Negrete-McLeod’s Animus Toward Torres Shaping State Senate Succession

Gloria Negrete-McLeod’s lingering animus toward fellow Democrat Norma Torres is a major dynamic shaping the mad scramble to replace the former as state senator in the 32nd District.
Two years remain on the term in the California Legislature’s upper chamber Negrete-McLeod was elected to in 2010. She will not spend that time in Sacramento, but rather in Washington, D.C.
In an extraordinary come-from-behind victory, on November 6, Negrete-McLeod overcame longtime Congressman Joe Baca, another Democrat, in the race for Congress in California’s redrawn 35th Congressional District.
Negrete-McLeod’s vanquishing of Baca was unexpected, given that Baca had been in Congress 13 years, having been elected in a special election to succeed the late Congressman George Brown in the old 42nd District after Brown’s death in office in 1999. Following redistricting based on the 2000 Census, Baca successfully ran for reelection in California’s 43rd Congressional District five times. Last year, he opted to run in the newly configured 35th Congressional District, which was slightly afield from the old 43rd, but his incumbency and perceived fundraising advantage over all other challengers, including Negrete-McLeod, appeared to give him a leg up on the competition. And indeed, in the June open primary polling, Baca bested Negrete-McLeod by what seemed a more-than-comfortable margin, 12,619 votes or 47.7 percent to 9,078 or 33.93 percent. A third candidate in the race, Anthony Vieyra polled 5,058 votes or 18.9 percent. Given that this year California had switched to an open primary, the two top finishing candidates qualified for the general election, despite party affiliation. In this way, the stage was set for a showdown between Baca and Negrete-McLeod, both Democrats, in the November race.
In the final weeks before the general election on November 6, Negrete-McLeod’s campaign was infused with $3.8 million in donations from a political action committee controlled by Republican New York Mayor Michael Bloomberg, which paid for a $2.3 million television advertising blitz during the last week of the campaign. Baca, who throughout most of the campaign had been complacent, was caught flatfooted and saw the election slip away, with Negrete-McLeod capturing  61,065 votes or 54.35 percent to his 51,281 votes or 45.65 percent.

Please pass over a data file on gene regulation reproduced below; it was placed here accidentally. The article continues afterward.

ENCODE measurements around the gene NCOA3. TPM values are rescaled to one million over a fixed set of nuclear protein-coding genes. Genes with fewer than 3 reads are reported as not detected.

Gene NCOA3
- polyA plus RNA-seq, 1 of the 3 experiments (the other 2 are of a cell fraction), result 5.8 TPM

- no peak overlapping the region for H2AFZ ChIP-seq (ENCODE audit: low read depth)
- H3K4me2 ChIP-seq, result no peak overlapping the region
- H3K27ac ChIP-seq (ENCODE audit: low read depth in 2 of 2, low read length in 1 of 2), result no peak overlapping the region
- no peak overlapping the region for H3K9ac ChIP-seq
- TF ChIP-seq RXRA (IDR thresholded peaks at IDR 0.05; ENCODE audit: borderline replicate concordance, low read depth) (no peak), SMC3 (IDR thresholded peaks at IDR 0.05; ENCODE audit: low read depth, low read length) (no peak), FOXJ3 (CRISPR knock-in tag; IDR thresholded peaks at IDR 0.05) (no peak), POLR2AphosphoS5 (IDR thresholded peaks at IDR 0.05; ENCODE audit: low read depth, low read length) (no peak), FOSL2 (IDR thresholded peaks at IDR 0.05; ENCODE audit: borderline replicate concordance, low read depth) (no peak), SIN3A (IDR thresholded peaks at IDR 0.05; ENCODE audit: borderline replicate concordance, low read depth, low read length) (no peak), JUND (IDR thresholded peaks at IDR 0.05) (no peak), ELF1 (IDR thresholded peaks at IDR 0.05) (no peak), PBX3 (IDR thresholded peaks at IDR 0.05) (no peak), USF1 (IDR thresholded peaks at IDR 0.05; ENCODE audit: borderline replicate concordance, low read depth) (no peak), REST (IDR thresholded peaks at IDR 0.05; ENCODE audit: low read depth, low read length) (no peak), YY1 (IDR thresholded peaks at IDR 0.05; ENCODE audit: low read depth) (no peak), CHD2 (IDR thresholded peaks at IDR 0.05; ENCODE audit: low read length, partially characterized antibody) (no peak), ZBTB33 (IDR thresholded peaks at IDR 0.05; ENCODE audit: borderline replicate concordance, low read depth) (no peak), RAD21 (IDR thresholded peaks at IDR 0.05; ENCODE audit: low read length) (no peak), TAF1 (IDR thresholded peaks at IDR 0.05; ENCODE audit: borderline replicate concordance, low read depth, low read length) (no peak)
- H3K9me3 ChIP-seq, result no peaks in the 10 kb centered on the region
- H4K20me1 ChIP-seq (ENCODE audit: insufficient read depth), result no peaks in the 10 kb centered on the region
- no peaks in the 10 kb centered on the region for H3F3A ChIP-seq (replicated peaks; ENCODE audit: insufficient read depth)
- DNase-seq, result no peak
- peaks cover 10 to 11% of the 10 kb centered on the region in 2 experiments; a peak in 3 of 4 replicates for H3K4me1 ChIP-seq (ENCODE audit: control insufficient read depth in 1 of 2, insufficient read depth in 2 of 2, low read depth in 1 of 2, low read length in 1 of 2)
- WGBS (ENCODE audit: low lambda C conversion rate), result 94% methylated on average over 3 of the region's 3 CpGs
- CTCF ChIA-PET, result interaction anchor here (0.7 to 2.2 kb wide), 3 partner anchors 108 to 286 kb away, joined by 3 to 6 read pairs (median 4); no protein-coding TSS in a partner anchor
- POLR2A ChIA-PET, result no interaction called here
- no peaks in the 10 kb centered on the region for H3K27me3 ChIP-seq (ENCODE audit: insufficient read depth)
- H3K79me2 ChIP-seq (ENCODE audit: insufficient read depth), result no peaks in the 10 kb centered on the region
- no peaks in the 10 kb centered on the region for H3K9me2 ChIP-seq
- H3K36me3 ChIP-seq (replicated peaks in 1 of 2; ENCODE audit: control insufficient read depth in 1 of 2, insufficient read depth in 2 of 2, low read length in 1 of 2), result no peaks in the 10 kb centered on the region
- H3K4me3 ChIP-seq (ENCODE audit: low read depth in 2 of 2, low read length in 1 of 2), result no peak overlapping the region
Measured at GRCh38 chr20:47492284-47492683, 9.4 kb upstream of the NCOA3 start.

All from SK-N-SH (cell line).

In the run up to the November election, Torres, a former Pomona mayor and the incumbent 61st District assemblywoman who was vying for reelection in the newly drawn 52nd Assembly District, faced the unenviable dilemma of having to choose to endorse either Baca or Negrete-McLeod. Since the conventional wisdom at that time favored Baca, Torres sided with the incumbent congressman.
Torres was successful in her reelection bid, transitioning from representing the old 61st, which encompasses Pomona, Claremont, La Verne, Ontario, Montclair and parts of Fontana, to the new 52nd Assembly District, which encompasses Chino Valley, Pomona, Montclair and Ontario.  With the vacuum created this week with Negrete-McLeod’s departure to the nation’s capital, Torres is anxious to vault into the state senate to succeed her.
For Torres to achieve that coup, however, she will need to do so not only without Negrete-McLeod’s assistance but in the face of Negrete-McLeod’s active opposition. Within days of her victory over Baca, Negrete-McLeod was militating to ensure that Torres would not succeed her, the Sentinel has learned. She approached Larry Walker, who is currently the county treasurer-tax collector/auditor-controller and formerly Fourth District county supervisor and Chino mayor, to entice him into running. Walker has cottoned to the idea and is assiduously seeking endorsements. A Democrat, Walker is considered a strong candidate in his native Chino, where his father oversaw the school district for nearly a generation. In addition to her endorsement, Negrete-McLeod could endow Walker with the money remaining in her state campaign war chest which cannot be moved into her federal campaign coffers.
Another Democrat whose name was previously bruited about as a possible candidate was Wilmer Amina Carter, the just departed assemblywoman in the 62nd District, who was termed out of office and could not run for reelection last year. She, however, has lost interest in vying for the state senate position. It is said she was put off by the harshness of Negrete-McLeod’s effort against Torres.
Indeed, elements of the local Democratic Party have been trying to attenuate Negrete-McLeod’s bitterness toward Torres, endeavoring to remind the 71-year-old who began her political career as a board member with the Chaffey Community College District that she should be magnanimous in victory rather than vituperative toward a member of her own party. “There are consequences to elections,” Negrete-McLeod responded, saying she is committed to ensuring that Walker replaces her in Sacramento as opposed to Torres.
One other potential candidate to replace Negrete-McLeod, Ontario Mayor Paul Leon, is watching the contretemps in the Democratic Party with growing interest. A Hispanic Republican, Leon sees a positive prospect in a scenario in which he, Walker and Torres vie for the vacancy in the 32nd State Senatorial District.  If no one candidate polls a majority in such a race, a runoff between the two top vote-getters would ensue. A majority of the voters in the 32nd are Hispanic and Leon is looking forward, despite his party affiliation, with going toe-to-toe against Walker in an electoral matchup.

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